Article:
Star rating: 5 stars ★ ★ ★ ★ ★
Unlike many other Rodgers and Hammerstein titles, from Oklahoma! to The Sound of Music, Carousel was kept in cold storage for more than four decades between its London premiere in 1950 and Nicholas Hytner’s production for the RNT in 1992.
During that time the film, with its soundtrack, was the version with which audiences were most familiar. With Alfred Newman conducting, the musical credentials of the film, released in 1956, were pretty much unimpeachable, and its these credentials that have to be addressed when mounting Carousel, one of the most lyrical of all American musicals and the one that composer Richard Rodgers spoke of as his favourite.
So I’m delighted to report that this production from the Musical Theatre Department of the Royal Academy of Music is a triumph from every point of view.
Oscar Tollofsen as Billy Bigelow sings his big ‘Soliloquy’ magnificently. His thoughts on becoming a father are expressed in light and dark colours with certain words given a slight emphasis, though never at the expense of the musical line.
There was lovely word painting too from his Julie, Emily Goad, who sang her heartfelt solo ‘What’s the Use of Wond’rin’’ with a poise and an inner calm that marked out her whole performance. Earlier on we’d heard Julie with Carrie, a beguiling, flirtatious Alexandra Burns, in a sequence of numbers leading to the song to her betrothed, ‘Mister Snow’. Enoch Snow is at heart a prig and foil for much ribald humour, but Tom Eliot Reade sang his part with an ardour that was utterly disarming, wooing his Carrie with his plans for their future.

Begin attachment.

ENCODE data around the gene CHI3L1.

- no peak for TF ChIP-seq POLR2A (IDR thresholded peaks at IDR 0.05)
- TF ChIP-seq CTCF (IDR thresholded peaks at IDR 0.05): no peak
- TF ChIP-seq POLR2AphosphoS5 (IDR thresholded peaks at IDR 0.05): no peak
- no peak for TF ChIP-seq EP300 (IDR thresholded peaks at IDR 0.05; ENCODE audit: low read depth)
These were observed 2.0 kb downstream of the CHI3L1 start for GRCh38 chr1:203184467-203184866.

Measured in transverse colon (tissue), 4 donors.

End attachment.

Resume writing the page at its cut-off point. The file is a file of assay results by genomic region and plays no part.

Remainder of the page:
Charlotte Vaughan, as Nettie, led the rousing chorus ‘June is Bustin’ Out All Over’ as well as giving a poised and sensitive account of that seemless tune, ‘You’ll Never Walk Alone’. The orchestral accompaniment here was sublime with the strings in particular playing with a velvet touch, under their conductor Bjorn Dobbelaere. In the closing lines of the ‘Soliloquy’ the conductor drove his orchestra inexorably onward to the dramatic denouement.
The opening to Act II, a medley of some of the show’s rich tapestry of song, was an unexpected treat and executed with aplomb. Dobbelaere’s measured approach to ‘The Carousel Waltz’ (over amplified along with the opening dialogue on Thursday night), underlined director Ken Caswell’s thoughtful pacing of this musical play.
The knife Billie’s persuaded to carry and wears close to his heart becomes the flash point of the drama, the weapon he turns on himself. On his return to earth 15 years on, he emerges as both a more vulnerable and sympathetic figure, making the ending all the more poignant. Mention too must be made of the sombre gesture of the doffing of hats to Billie as he lay dead on stage and the unfussy manner in which ‘If I Loved You’ was staged – as was the entire production – against a single backdrop of a bridge leading down to the waterside.
Mark Smith’s imaginative choregraphy was likewise at one with the director’s concept, from Carrie’s imagining of her wedding through the rousing clambake begun with the ensemble dozing on a surfeit of clams. The final ensemble at the school graduation for ‘You’ll Never Walk Alone’ was bathed in gentle New England light with the girls fetching in their pastel and cream coloured dresses. This production never faltered in its belief that this is one of the greatest of all American musicals.